We marched through the front door with all our gear strapped to our backs, through an auto show, and trekked over a mile to our exhibit hall.

FYI, trade shows are my jam.

We launched in November, made hires in December and January, and at this point it's April. We’ve got a great idea, we’ve identified people that need our service, and we’ve got a great team. Sales just weren’t happening.

At a startup you juggle many jobs, but sales is my primary focus, so I’m hurting.

Making Adjustments

You hear the term “pivot” a lot in startup speech. What's a pivot? Well, for instance, Instagram began as a location check-ins app like Foursquare. Obviously, they've changed direction to find more success. That's a pivot - re-focusing your brand on where the growth is already happening.

This tool we built as consumers, for consumers just wasn’t clicking with our targets. College admissions sales cycles are too long, and hotels wanted to offer good customer service, but they didn’t want to pay extra for it.

We were, however, seeing great success with places that used Text Request for getting new business or boosting revenue (go figure). So we pivoted.

Let that sink in for a moment.

Related: The 2 Questions Everyone Asks Before Making a Purchase

It took us a little while, too. The realization - that giant DUH moment - that customer service tools are not high on a business owner's priority list, but making money always is, was the catalyst for our pivot.

After 6 months of grinding, we ironed out a target market with an easy and fast sales cycle. We presented Text Request as a lead generation source. A sales tool. A game changer. It was time to redesign the website.

Gaining Traction

When we first designed the site, we worked with a marketing firm, a branding professional, and one of the best copywriters alive (thanks again, Ludwick). But the site didn’t deliver our new value proposition.

We didn’t have the funds to hire help, so we took it square on the shoulders, and knocked out the redesign as a team.

A nugget to be extrapolated here: just do it. Don’t wait for the perfect moment. Don’t compare yourself to everyone else. You’re the crazy person chasing your dream, so give it your best and make it happen.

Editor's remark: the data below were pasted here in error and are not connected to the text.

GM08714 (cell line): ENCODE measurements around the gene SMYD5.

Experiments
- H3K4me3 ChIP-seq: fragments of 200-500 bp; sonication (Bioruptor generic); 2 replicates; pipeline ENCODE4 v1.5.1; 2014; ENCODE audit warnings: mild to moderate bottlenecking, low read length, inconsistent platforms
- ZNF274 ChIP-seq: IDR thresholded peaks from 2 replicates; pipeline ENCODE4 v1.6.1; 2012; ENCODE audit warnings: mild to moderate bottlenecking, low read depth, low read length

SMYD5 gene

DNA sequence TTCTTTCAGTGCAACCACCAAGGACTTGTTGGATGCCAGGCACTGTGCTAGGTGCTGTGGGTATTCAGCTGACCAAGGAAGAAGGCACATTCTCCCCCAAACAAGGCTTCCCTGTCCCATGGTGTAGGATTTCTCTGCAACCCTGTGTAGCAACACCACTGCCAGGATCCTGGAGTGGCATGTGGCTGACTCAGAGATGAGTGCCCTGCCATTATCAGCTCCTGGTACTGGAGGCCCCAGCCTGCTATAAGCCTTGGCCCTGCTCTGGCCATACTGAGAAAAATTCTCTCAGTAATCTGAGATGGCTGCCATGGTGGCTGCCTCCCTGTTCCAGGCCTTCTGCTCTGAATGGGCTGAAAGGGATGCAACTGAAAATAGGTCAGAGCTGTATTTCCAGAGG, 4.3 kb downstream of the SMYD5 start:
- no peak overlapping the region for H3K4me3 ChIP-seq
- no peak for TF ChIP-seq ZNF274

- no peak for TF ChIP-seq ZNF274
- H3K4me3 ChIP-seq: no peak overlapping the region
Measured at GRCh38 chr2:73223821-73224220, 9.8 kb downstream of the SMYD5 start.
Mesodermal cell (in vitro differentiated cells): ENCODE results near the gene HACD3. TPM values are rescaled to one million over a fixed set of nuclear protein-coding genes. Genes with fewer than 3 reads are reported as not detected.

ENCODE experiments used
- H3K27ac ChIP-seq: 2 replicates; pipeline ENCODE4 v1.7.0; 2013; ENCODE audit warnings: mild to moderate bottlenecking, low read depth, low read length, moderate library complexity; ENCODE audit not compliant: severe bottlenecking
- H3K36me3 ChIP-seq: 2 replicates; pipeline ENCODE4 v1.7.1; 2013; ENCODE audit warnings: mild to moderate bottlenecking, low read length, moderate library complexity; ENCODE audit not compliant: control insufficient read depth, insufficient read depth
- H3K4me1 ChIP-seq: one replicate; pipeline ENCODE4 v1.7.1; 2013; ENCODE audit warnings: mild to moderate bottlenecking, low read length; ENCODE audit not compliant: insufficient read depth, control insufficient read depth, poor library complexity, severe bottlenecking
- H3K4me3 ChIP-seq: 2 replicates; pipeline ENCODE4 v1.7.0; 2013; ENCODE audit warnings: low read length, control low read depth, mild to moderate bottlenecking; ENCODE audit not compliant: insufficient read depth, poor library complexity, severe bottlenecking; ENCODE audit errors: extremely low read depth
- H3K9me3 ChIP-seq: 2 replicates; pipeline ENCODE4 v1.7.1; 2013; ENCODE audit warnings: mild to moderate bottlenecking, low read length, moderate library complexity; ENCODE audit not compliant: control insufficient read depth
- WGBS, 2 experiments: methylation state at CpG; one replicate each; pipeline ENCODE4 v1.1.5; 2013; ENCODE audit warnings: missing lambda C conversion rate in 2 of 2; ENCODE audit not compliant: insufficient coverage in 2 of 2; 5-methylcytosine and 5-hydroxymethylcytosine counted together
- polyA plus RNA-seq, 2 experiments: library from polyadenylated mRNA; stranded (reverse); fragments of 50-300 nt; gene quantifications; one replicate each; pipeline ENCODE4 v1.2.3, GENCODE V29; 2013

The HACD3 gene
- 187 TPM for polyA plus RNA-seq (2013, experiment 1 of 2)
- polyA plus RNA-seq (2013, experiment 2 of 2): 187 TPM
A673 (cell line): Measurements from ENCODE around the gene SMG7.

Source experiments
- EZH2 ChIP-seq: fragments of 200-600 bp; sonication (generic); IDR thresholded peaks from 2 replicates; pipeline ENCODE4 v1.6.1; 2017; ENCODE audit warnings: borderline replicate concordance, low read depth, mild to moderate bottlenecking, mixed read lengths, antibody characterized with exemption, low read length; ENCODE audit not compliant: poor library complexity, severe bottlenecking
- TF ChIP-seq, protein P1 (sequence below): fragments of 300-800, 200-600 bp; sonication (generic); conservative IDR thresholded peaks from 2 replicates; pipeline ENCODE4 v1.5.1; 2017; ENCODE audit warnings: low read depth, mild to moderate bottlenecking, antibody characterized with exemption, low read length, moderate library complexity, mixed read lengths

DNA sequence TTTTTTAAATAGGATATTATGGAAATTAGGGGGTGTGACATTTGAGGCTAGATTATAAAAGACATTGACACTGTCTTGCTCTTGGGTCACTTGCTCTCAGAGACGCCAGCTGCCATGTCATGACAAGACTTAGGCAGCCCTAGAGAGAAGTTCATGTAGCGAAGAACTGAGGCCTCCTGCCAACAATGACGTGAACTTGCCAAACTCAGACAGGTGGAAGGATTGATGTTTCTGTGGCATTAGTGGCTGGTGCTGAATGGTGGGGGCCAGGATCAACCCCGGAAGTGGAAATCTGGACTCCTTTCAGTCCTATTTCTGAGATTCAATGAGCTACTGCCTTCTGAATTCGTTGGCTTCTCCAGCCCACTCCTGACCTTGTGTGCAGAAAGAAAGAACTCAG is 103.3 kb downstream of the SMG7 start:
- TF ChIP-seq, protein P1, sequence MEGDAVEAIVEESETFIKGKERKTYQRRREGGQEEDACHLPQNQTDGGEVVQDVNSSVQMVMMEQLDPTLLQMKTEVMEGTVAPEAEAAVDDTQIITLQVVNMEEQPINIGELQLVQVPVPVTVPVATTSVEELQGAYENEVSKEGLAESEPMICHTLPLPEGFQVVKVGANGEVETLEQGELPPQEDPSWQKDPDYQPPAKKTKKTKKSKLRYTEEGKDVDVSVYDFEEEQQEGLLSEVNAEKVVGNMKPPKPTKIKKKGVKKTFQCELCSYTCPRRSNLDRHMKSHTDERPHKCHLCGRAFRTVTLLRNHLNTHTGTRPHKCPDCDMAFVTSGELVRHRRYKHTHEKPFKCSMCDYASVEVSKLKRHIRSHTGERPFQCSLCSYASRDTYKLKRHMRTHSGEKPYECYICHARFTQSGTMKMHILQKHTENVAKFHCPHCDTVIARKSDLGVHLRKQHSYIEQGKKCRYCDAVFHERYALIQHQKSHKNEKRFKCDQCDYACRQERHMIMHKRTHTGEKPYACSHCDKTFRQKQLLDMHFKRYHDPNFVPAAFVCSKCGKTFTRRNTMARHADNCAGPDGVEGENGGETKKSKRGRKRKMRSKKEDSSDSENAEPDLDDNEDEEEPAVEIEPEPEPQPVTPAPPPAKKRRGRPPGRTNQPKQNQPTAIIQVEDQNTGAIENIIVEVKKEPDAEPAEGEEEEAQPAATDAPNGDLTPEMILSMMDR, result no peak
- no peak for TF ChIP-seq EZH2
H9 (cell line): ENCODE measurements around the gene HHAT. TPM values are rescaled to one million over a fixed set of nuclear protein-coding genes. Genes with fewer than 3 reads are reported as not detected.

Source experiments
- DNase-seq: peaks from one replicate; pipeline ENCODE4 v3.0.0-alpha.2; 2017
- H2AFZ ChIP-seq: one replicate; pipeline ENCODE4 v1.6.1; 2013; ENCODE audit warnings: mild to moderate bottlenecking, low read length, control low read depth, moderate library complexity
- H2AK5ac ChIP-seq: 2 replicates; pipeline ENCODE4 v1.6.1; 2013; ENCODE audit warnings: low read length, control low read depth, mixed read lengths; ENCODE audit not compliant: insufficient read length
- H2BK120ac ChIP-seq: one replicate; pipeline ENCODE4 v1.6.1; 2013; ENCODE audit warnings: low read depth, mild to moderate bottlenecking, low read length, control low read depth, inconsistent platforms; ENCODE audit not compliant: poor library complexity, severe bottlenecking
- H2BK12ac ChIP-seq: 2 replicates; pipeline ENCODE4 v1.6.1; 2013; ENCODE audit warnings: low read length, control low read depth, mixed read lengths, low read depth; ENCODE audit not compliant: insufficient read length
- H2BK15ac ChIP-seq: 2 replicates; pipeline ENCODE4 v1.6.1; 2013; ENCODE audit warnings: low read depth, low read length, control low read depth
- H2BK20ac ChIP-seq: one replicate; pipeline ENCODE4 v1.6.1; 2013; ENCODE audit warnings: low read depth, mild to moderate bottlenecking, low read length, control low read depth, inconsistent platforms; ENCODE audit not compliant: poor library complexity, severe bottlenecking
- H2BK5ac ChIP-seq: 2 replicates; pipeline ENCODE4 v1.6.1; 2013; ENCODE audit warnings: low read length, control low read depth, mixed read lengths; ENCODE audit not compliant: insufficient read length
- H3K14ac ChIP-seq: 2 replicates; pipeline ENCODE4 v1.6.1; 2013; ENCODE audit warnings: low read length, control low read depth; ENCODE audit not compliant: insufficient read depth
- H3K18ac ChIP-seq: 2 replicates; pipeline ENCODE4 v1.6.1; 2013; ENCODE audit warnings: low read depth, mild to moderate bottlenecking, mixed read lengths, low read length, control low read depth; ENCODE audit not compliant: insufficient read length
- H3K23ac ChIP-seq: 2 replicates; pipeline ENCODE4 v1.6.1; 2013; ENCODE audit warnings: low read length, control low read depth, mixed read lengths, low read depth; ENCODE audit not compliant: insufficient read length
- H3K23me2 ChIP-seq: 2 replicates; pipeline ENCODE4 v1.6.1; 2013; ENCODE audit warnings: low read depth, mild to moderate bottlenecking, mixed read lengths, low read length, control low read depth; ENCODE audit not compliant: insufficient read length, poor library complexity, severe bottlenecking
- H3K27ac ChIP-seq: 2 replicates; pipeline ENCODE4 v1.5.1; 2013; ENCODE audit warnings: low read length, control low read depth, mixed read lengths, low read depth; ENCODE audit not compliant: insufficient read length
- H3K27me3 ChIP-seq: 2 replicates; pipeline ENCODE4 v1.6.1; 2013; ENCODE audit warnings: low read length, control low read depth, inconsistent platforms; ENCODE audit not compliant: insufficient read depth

It worked! We started gaining momentum. Our MRR (Monthly Recurring Revenue) was increasing by at least 15%/month. Our ship was starting to sail!

Related: Startup Journal: Social Proof and Seeing What You Preach

Too many times early on I'd lost opportunities because our value proposition had been swept off the table with simple objections. By now, I was learning how to build national sales relationships, and more importantly, I was learning how to really negotiate.

James and Foster with Text Request at Merry Maids Annual Conference

In August, we were invited to exhibit at Merry Maids' (a cleaning service franchise) national seminar. That conference increased our overall revenue by over 20%! (Shout out to Foster for making it happen.)

Merry Maids, we love you, and San Diego was arguably our best call yet. Then we got accepted to be part of Techweek NYC

Over 200 startups pitched to get in, and they accepted the top 70. I showed up for Demo Day to a room full of passionate entrepreneurs sharing their ideas with the public.

Judges roamed incognito and picked the top 16 for the semi-finals. We made the cut!

Truthfully, I can't say I was surprised since I already spent 5 hours the day before memorizing my semi-finals pitch. But it still felt amazing to hear them call out “Text Request.”

James with Text Request at Techweek NYC

We didn’t win it all, but we represented Chattanooga well. It seemed that this competition validated us. As soon we got back and news spread that we'd been at Techweek, everyone in town we talked to excitedly brought up the trip. It felt great!

So, what is a tech startup's first year in business really like?

A startup's first year in business is not for the faint of heart. It's a stress-induced roller coaster of emotional and financial instability. Yet in the mess, in the crazy, you’re creating and growing.

Our dream of changing the world is still intact. We’re still here, and we’re thriving.

We don’t have it all figured out (nobody does, don’t let them fool you), but our sights are set on 10X growth this next year. We have some big things coming first quarter, and no plans on slowing down. Stay tuned, friends.

Heck of a ride, gents, here’s to our next year!

-- James Dawson: Founding Member, Director of Sales & Communications

Related: Startup Journal: On Patience and Waiting